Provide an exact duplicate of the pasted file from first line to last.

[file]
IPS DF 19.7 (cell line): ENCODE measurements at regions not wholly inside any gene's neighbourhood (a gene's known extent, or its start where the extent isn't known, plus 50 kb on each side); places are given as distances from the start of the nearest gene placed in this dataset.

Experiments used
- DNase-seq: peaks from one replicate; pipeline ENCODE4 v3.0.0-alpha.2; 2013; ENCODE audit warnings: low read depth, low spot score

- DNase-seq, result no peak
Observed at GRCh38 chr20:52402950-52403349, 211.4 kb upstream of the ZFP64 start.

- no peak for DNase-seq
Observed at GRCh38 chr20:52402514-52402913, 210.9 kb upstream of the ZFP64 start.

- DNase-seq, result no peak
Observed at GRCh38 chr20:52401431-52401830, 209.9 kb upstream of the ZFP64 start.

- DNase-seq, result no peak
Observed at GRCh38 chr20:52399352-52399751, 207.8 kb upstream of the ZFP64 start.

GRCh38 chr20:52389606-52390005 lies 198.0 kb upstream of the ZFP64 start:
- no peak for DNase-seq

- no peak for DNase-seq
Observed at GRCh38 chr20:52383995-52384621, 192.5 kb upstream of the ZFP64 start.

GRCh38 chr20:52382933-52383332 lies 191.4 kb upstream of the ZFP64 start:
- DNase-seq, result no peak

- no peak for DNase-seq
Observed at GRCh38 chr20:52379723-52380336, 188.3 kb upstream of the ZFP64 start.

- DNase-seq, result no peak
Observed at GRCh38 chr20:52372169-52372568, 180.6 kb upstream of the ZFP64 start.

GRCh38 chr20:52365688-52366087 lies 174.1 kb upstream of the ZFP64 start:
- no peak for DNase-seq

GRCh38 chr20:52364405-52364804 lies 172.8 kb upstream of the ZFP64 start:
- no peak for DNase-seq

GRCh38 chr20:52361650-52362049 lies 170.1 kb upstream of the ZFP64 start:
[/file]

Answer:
IPS DF 19.7 (cell line): ENCODE measurements at regions not wholly inside any gene's neighbourhood (a gene's known extent, or its start where the extent isn't known, plus 50 kb on each side); places are given as distances from the start of the nearest gene placed in this dataset.

Experiments used
- DNase-seq: peaks from one replicate; pipeline ENCODE4 v3.0.0-alpha.2; 2013; ENCODE audit warnings: low read depth, low spot score

- DNase-seq, result no peak
Observed at GRCh38 chr20:52402950-52403349, 211.4 kb upstream of the ZFP64 start.

- no peak for DNase-seq
Observed at GRCh38 chr20:52402514-52402913, 210.9 kb upstream of the ZFP64 start.

- DNase-seq, result no peak
Observed at GRCh38 chr20:52401431-52401830, 209.9 kb upstream of the ZFP64 start.

- DNase-seq, result no peak
Observed at GRCh38 chr20:52399352-52399751, 207.8 kb upstream of the ZFP64 start.

GRCh38 chr20:52389606-52390005 lies 198.0 kb upstream of the ZFP64 start:
- no peak for DNase-seq

- no peak for DNase-seq
Observed at GRCh38 chr20:52383995-52384621, 192.5 kb upstream of the ZFP64 start.

GRCh38 chr20:52382933-52383332 lies 191.4 kb upstream of the ZFP64 start:
- DNase-seq, result no peak

- no peak for DNase-seq
Observed at GRCh38 chr20:52379723-52380336, 188.3 kb upstream of the ZFP64 start.

- DNase-seq, result no peak
Observed at GRCh38 chr20:52372169-52372568, 180.6 kb upstream of the ZFP64 start.

GRCh38 chr20:52365688-52366087 lies 174.1 kb upstream of the ZFP64 start:
- no peak for DNase-seq

GRCh38 chr20:52364405-52364804 lies 172.8 kb upstream of the ZFP64 start:
- no peak for DNase-seq

GRCh38 chr20:52361650-52362049 lies 170.1 kb upstream of the ZFP64 start: